• Written Material
  • Syllabus
  • Homework and/or Tests
  • Instructor Interaction
  • Provides Certification
Level:     Undergraduate
Session Dates:     TBD

Calculus One

What you will learn

Calculus is about the very large, the very small, and how things change. The surprise is that something seemingly so abstract ends up explaining the real world. Calculus plays a starring role in the biological, physical, and social sciences. By focusing outside of the classroom, we will see examples of calculus appearing in daily life.

This course is a first and friendly introduction to calculus, suitable for someone who has never seen the subject before, or for someone who has seen …

Take this course at Coursera

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Animal Behaviour

Animal Behaviour

Course Characteristics

  • guided
  • videos
  • syllabus
  • written materials
  • certification
  • benchmarks
Level:     Undergraduate
Session Info:     In session!
Session Dates:     August 19 to October 14 

Animal Behaviour

What you will learn

Many of us derive inspiration from watching natural history documentaries and their astounding catalogue of wild animal behaviours.  In this course, we will explore how scientists study animal behaviour, and in particular how behaviour is shaped by the evolutionary forces of natural and sexual selection. Topics include resource acquisition; avoiding enemies; mate choice and sexual conflict; cues, signals and communication; parental care and social behaviour; and the role of genes, environments and learning in regulating behavioural diversity.  We draw on examples from across the animal kingdom to illustrate the complex mechanisms underlying adaptations, and complement these with natural history videos that highlight key concepts. We evaluate the scientific rigour of studies used to test theory, and highlight the often ingenious methods adopted by researchers to understand animal behaviour.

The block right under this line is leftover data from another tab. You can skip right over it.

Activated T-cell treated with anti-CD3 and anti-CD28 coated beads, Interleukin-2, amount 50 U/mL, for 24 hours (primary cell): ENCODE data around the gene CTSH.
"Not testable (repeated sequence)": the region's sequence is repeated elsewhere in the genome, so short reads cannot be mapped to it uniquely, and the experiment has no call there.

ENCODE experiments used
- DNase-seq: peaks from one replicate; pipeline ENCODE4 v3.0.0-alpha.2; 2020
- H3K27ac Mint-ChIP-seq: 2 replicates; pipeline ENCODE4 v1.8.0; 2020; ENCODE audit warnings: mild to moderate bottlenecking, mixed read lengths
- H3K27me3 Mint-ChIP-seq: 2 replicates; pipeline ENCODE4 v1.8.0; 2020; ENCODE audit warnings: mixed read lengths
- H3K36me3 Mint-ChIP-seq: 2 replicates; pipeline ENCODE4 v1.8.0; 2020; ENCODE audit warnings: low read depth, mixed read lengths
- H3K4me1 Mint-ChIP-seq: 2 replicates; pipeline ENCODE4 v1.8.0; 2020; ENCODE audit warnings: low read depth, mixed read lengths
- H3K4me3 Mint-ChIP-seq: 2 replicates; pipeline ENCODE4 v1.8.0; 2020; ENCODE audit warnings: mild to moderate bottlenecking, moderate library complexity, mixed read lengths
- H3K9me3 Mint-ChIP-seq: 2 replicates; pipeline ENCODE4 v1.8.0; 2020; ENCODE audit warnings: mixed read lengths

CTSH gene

Take this course at Coursera

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Exercise Physiology: Understanding the Athlete Within

Exercise Physiology: Understanding the Athlete Within

Course Characteristics

  • guided
  • videos
  • syllabus
  • written materials
  • certification
  • benchmarks

Level               :    Undergraduate

Session Info   :    Past session!

Session Dates:    July 22 to September 2

Exercise Physiology: Understanding the Athlete Within

What you will learn

This course examines the physiological responses to acute and chronic exercise, with a focus on skeletal muscle, energy metabolism, the oxygen transport system and temperature and fluid balance.  The factors that limit exercise performance will be reviewed and the role of genes in determining athletic performance will be considered.  At the end of this course, you should have a better understanding of the athlete within!

Take this course at Coursera